A statement of the absolute nature of God. Not a light, nor the light, with reference to created beings, as the light of men, the light of the world, but simply and absolutely God is light, in His very nature. Compare God is spirit, and see on John 4:24: God is love, 1 John 4:8, 1 John 4:16. The expression is not a metaphor. “All that we are accustomed to term light in the domain of the creature, whether with a physical or metaphysical meaning, is only an effluence of that one and only primitive Light which appears in the nature of God” (Ebrard). Light is immaterial, diffusive, pure, and glorious. It is the condition of life.
Physically, it represents glory
; intellectually, truth
; morally, holiness
. As immaterial it corresponds to God as spirit
; as diffusive, to God as love
; as the condition of life, to God as life
; as pure and illuminating, to God as holiness
. In the Old Testament, light is often the medium of God's visible revelations to men. It was the first manifestation of God in creation. The burning lamp passed between the pieces of the parted victim in God's covenant with Abraham. God went before Israel in a pillar of fire, descended in fire upon Sinai, and appeared in the luminons cloud which rested on the mercy-seat in the most holy place. In classical Greek φῶς lightis used metaphorically for delight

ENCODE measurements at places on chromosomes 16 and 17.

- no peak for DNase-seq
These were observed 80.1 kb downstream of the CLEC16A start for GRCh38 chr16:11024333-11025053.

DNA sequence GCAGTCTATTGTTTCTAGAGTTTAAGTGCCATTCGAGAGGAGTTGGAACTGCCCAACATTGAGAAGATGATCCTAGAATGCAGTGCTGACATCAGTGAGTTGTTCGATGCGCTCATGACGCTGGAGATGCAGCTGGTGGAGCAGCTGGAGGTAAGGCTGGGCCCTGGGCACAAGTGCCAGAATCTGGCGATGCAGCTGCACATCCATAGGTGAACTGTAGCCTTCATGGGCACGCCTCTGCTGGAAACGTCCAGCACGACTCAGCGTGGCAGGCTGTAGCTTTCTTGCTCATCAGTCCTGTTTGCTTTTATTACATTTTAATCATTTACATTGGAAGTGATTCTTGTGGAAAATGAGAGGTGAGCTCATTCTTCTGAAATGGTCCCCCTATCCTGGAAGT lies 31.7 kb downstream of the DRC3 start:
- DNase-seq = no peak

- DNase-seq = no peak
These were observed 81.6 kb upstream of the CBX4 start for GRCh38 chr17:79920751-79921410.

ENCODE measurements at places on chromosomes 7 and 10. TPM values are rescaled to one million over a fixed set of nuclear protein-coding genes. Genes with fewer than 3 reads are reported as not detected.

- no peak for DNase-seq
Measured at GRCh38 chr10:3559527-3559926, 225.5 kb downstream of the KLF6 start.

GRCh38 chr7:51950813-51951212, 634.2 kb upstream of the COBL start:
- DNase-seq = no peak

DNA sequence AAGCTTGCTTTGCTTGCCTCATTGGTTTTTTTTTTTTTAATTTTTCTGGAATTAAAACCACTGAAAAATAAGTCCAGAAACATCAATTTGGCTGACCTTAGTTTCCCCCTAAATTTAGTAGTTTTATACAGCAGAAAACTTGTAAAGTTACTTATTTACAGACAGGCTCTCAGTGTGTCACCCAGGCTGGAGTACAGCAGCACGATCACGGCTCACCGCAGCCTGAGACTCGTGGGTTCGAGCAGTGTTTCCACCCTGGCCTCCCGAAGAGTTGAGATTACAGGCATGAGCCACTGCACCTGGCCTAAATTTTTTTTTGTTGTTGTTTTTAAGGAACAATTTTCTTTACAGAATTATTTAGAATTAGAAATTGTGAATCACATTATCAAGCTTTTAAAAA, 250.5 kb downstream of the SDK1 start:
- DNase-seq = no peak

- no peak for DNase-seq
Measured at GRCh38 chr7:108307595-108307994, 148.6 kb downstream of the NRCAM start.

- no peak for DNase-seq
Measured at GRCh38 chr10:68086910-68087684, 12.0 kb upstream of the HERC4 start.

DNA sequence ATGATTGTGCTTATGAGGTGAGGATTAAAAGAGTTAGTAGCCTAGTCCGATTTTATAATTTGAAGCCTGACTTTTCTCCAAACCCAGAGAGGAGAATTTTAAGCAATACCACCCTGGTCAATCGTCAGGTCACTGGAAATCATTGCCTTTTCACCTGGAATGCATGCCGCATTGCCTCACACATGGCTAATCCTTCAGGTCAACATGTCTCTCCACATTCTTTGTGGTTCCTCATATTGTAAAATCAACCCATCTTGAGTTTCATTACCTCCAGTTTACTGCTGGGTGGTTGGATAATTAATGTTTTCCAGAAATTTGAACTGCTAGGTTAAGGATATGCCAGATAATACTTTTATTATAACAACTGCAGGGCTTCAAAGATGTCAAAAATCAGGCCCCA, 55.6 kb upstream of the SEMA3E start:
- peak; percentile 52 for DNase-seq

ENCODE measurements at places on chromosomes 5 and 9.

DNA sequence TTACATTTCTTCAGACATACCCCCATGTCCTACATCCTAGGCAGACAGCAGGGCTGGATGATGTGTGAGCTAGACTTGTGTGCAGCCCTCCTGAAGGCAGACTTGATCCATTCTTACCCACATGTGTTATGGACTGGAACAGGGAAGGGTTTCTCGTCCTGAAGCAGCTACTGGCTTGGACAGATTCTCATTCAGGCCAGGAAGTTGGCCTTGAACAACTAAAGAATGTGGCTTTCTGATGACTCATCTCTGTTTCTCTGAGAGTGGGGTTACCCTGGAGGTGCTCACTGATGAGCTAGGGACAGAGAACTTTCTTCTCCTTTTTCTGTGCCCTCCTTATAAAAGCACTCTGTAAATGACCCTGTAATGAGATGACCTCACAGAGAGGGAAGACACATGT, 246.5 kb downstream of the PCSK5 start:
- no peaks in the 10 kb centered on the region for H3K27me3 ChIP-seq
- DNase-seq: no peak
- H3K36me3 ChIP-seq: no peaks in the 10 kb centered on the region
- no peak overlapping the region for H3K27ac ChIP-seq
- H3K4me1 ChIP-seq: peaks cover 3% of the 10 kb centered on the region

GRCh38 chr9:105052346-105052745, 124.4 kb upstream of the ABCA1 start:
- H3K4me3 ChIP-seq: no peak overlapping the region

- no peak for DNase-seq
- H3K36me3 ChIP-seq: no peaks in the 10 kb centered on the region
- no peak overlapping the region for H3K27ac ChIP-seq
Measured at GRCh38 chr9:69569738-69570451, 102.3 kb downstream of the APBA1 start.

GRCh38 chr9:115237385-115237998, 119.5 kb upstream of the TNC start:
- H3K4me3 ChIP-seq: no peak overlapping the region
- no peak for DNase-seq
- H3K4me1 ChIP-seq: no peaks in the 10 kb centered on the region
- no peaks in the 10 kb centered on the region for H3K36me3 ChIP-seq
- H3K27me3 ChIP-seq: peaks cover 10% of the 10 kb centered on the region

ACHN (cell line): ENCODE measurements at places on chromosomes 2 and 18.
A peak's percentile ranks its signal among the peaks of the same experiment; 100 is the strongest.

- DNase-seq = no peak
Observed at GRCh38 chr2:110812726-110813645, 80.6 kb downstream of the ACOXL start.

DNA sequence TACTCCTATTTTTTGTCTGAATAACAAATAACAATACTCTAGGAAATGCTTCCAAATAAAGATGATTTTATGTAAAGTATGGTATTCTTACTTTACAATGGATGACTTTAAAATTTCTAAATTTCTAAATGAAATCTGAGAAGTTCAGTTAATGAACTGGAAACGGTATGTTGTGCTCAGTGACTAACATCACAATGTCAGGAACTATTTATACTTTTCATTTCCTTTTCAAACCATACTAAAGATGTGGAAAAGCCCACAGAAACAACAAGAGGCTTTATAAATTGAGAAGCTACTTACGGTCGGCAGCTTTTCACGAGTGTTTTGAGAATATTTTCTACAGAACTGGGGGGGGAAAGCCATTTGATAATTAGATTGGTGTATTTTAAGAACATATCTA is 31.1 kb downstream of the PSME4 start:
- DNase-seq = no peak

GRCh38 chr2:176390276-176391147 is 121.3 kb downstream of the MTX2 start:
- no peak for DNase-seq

, and is applied to persons as a term of admiring affection, as we say that one is the light of our life
, or the delight of our eyes
. So Ulysses, on seeing his son Telemachus, says, “Thou hast come, Telemachus, sweet light
( γλυκερὸν φάος )” (Homer, “Odyssey,” xvi., 23). And Electra, greeting her returning brother, Orestes, “O dearest light
( φίλτατον φῶς )” (Sophocles, “Electra,” 1223). Occasionally, as by Euripides, of the light of truth
(“Iphigenia at Tauris,” 1046). No modern writer has developed the idea of God as light with such power and beauty as Dante. His “Paradise” might truthfully be called a study of light. Light is the only visible expression of God. Radiating from Him, it is diffused through the universe as the principle of life. This key-note is struck at the very opening of “the Paradise.”